1. Limited data availability can limit measurement of long-term cycles.  This is particularly true in climate, where cycles can last hundreds and even thousands of years, but good reliable data on world temperatures is only available for our 30 years and any data at all for about 150 years.  Interestingly, there is good evidence that many of the symptoms we attribute to man-made global warming are actually part of climate cycles that go back long before man burned fossil fuels in earnest.  For example, sea levels have been rising since the last ice age, and glaciers have been retreating since the late 18th century.
  2. The fact that models hindcast well has absolutely no predictive power as to whether they will forecast well
  3. Trying to paper over deviations between model forecasts and actuals, as climate scientists have been doing for the last 10 years, without revisiting the basic assumptions of the model can be fatal.

A Final Irony

Do you like irony?  In the last couple of months, I have been discovering I like it less than I thought.  But here is a bit of irony for you anyway.  The first paragraph of Obama’s new budget read like this:

This crisis is neither the result of a normal turn of the business cycle nor an accident of history, we arrived at this point as a result of an era of profound irresponsibility that engulfed both private and public institutions from some of our largest companies’ executive suites to the seats of power in Washington, D.C.

As people start to deconstruct last year’s financial crisis, most of them are coming to the conclusion that the #1 bit of “irresponsibility” was the blind investment of trillions of dollars based on solely on the output of correlation-based computer models, and continuing to do so even after cracks appeared in the models.

The irony?  Obama’s budget includes nearly $700 billion in new taxes (via a cap-and-trade system) based solely on … correlation-based computer climate models that predict rapidly rising temperatures from CO2.  Climate models in which a number of cracks have appeared, but which are being ignored.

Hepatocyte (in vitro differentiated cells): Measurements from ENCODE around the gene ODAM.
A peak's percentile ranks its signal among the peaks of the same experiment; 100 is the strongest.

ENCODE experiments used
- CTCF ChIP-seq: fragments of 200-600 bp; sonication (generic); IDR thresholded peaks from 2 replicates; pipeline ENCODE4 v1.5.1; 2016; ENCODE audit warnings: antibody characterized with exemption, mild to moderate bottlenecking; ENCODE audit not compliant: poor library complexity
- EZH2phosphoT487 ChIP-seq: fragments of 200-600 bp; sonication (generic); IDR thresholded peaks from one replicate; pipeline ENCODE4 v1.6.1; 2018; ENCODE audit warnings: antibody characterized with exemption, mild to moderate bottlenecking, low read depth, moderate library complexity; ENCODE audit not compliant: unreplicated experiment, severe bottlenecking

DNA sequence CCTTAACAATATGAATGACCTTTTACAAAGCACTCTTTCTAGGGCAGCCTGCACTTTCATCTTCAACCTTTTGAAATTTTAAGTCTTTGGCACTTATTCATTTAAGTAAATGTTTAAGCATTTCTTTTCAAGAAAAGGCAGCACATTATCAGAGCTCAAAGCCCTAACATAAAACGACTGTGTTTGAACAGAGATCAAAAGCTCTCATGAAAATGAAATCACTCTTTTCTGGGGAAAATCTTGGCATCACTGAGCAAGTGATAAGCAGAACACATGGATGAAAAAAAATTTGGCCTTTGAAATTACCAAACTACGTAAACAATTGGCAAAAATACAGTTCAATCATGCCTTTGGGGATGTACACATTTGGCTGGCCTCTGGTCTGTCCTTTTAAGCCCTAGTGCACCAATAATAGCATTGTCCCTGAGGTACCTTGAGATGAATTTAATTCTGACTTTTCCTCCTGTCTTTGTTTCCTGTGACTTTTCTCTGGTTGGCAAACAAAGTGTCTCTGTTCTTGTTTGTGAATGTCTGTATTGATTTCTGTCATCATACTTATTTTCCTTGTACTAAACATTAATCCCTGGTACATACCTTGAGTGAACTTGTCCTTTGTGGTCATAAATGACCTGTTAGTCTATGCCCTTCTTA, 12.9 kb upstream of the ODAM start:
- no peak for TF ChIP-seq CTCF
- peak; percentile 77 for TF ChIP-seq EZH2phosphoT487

Postscript: When I used this comparison the other day, a friend of mine fired back that the Wall Street guys were just MBA’s, but the climate guys were “scientists” and thus presumably less likely to err.  I responded that I didn’t know if one group or the other was more capable (though I do know that Wall Street employs a hell of a lot of top-notch PhD’s).  But I did know that the financial consequences for Wall Street traders having the wrong model was severe, while the impact on climate modelers of being wrong was about zero.  So, from an incentives standpoint, I know who I would more likely bet on to try to get it right.

  • Eric Anderson

    No analogy is perfect, but this is definitely a comparison worth drawing, if for no other reason than the fact that people are acutely — in many cases personally — aware of the financial crisis, so it is easy for the lay person to understand the analogy. And the situations are eerily similar. Your friend’s faith in climate “scientists'” capacity to model long term climate, unfortunately, reflects more on your friend’s naivete, than on the actual state of affairs. I would add one more caveat to what you told your friend: There is actually a fair amount of incentive for the models to be sensational, rather than “right.” No doubt there are plenty of dedicated modelers who try to be accurate, so I am not sure that this rises to the level of a disincentive to be “right,” but it certainly should give us pause. Perhaps this is just a way of pointing out the other side of the coin you already mentioned to your friend, namely, the fact that there is little disincentive to getting it wrong.